Financial Services Marketing
Trying to catch up with the times
Who should listen: Professionals who need a lasting way to stay deeply motivated and financial professionals interested in the new trends in marketing financial services.
Key idea: Great ideas are wonderful, but if you can’t implement them, they won’t have the intended impact.
Action items: (1) Write your eulogy to discover your why; (2) Determine what being free means to you. Both actions will impact where you spend your energy and time.
Marketing strategies for banks and financial institutions have long suffered regulatory and compliance obstacles that have made it difficult for one financial services provider to distinguish itself from another. Only recently, the SEC changed its decades-old rules to allow firms to start using testimonials and endorsements. Unfortunately, the amended rules are complicated, and not everyone is jumping on board for fear of a misstep.
In this environment, Jamie Hopkins, managing partner for wealth solutions at Carson Wealth, coaches his advisors to market their why—the unique driver that gets them up and excited to work with their clients every day—and to personalize their financial and wealth management services in all the ways they can.
There’s got to be a better way
Jamie is blunt when he says that the type of fear-driven financial services marketing the industry has historically relied on is not going to work in today’s market.
Highly negative messages that foretell clients running out of money when they retire or that convince clients they’ll die and leave their families destitute have been advertised concurrently with other equally exaggerated messages about 78-year-old bodybuilders who retire early and are now surfing in Bali.
But today’s younger consumers don’t relate to strategies based on threats and unrealistic promises, and they’re not buying it.
The same outdated notions of what consumers will tolerate also plague financial technologies. Fintech aside, Jamie tells a story during his interview about when he had to sign a literal piece of paper that someone had to bring to him during the pandemic so that he could complete his purchase of an insurance policy—and this during a time when you can click a button on your keyboard and have a new car delivered to your driveway.
Jamie—unlike those that came before him—encourages his advisors to adopt the best practices of marketing that we see in other industries. Two easy suggestions include:
- Encourage people to relate and connect with you. For example, write a blog about your personal mission—your why.
- Post pictures of your family on your website that demonstrate you’re a real person and not just a stiff in a suit.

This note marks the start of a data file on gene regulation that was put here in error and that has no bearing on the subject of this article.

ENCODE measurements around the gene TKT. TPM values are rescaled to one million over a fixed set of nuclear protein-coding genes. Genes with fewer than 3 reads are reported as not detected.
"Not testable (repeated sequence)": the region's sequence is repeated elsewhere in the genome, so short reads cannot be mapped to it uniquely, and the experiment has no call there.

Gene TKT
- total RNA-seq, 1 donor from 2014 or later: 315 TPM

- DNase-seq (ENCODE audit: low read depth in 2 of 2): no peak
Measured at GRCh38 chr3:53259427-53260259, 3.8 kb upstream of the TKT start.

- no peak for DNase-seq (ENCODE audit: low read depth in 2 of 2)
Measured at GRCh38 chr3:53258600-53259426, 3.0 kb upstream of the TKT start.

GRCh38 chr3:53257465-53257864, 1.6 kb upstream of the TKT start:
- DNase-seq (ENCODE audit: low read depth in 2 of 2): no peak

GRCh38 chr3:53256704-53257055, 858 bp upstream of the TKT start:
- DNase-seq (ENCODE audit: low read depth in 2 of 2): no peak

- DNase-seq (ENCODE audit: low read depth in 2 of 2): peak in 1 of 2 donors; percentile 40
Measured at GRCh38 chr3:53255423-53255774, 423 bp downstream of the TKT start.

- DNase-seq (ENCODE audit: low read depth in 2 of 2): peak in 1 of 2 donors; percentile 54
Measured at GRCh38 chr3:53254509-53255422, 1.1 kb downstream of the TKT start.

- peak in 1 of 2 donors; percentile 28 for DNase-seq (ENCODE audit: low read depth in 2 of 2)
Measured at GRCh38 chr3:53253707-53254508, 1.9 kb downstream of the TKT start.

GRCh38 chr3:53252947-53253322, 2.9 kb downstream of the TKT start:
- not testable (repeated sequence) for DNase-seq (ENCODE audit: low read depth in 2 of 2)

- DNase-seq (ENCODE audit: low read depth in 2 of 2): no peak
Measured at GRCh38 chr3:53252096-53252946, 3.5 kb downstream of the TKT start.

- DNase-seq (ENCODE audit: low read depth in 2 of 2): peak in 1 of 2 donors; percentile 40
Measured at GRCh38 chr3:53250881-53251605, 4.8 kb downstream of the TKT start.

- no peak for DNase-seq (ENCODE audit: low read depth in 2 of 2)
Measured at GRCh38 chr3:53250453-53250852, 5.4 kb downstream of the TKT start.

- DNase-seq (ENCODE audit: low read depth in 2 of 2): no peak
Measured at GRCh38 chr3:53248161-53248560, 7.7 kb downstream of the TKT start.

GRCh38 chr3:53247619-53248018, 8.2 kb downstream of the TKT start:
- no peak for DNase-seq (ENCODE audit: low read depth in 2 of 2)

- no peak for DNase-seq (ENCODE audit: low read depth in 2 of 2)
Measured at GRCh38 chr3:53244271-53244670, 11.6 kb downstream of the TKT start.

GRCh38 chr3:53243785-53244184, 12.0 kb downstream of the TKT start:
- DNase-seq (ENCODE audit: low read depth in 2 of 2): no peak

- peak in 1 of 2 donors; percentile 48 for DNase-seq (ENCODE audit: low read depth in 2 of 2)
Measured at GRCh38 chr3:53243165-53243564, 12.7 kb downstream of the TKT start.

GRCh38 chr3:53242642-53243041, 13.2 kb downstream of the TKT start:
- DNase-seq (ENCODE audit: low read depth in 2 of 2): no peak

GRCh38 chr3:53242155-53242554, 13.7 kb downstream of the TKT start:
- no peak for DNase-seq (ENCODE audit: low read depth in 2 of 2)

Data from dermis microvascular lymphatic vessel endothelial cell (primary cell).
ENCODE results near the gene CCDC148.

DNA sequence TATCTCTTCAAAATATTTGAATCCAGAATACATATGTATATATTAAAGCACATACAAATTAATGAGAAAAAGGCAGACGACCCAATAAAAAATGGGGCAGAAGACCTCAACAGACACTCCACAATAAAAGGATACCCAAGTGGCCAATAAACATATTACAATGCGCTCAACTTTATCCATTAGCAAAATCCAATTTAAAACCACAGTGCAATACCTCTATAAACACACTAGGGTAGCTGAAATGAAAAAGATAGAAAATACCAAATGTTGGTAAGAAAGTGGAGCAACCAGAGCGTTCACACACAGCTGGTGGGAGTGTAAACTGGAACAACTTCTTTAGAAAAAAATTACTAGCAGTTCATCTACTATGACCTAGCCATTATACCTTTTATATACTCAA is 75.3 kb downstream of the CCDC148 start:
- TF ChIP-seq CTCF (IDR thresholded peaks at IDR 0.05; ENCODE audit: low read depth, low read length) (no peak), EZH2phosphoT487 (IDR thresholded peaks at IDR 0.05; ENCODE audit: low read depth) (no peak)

For too long, financial services marketing and wealth management professionals have been encouraged to keep a healthy distance from the consumer, to stand apart, and to be product oriented. Jamie believes it’s time for all that to change.
Advisors, he says, need to become more personal and get to know their clients more intimately. Advisors should take an interest in their clients’ lives and be more solution oriented. As Luke observes, personalization makes something relevant.
When something is relevant, it will get people’s attention.
Once you have someone’s attention, you can communicate a message.
And if that message is sufficiently compelling, people will act on it.
The challenge for the financial services industry, Jamie suggests, will be how to scale an effective level of personalization.
An improved user experience
It used to be that an advisor’s physical location was important to the delivery of their services. The face-to-face meeting was meant to create trust between the advisor and the client, and it’s why, Jamie claims, that technology for a better user experience didn’t succeed at first. Now, location doesn’t matter nearly as much as it used to—even for older generations.
Zoom meetings and conversations are now commonplace, as are tools like Robinhood, the company that democratized investing and pioneered commission-free stock and EFT trades using a mobile app, and Lemonade, which sells insurance on its app and has a social conscience.
Improvements and changes in financial clients’ user experience are coming, as are new financial services marketing tactics, like geofencing, that rely on data-driven targeting. What remains to be seen is whether, and how much, regulators and compliance officers are willing to loosen up and allow for this type of overdue progress.
Please enjoy our interview with Jamie Hopkins, and we’d appreciate it if you would give us a five-star rating and leave a review of this episode on Apple Podcasts. (Not sure how to leave a review? Click here.)
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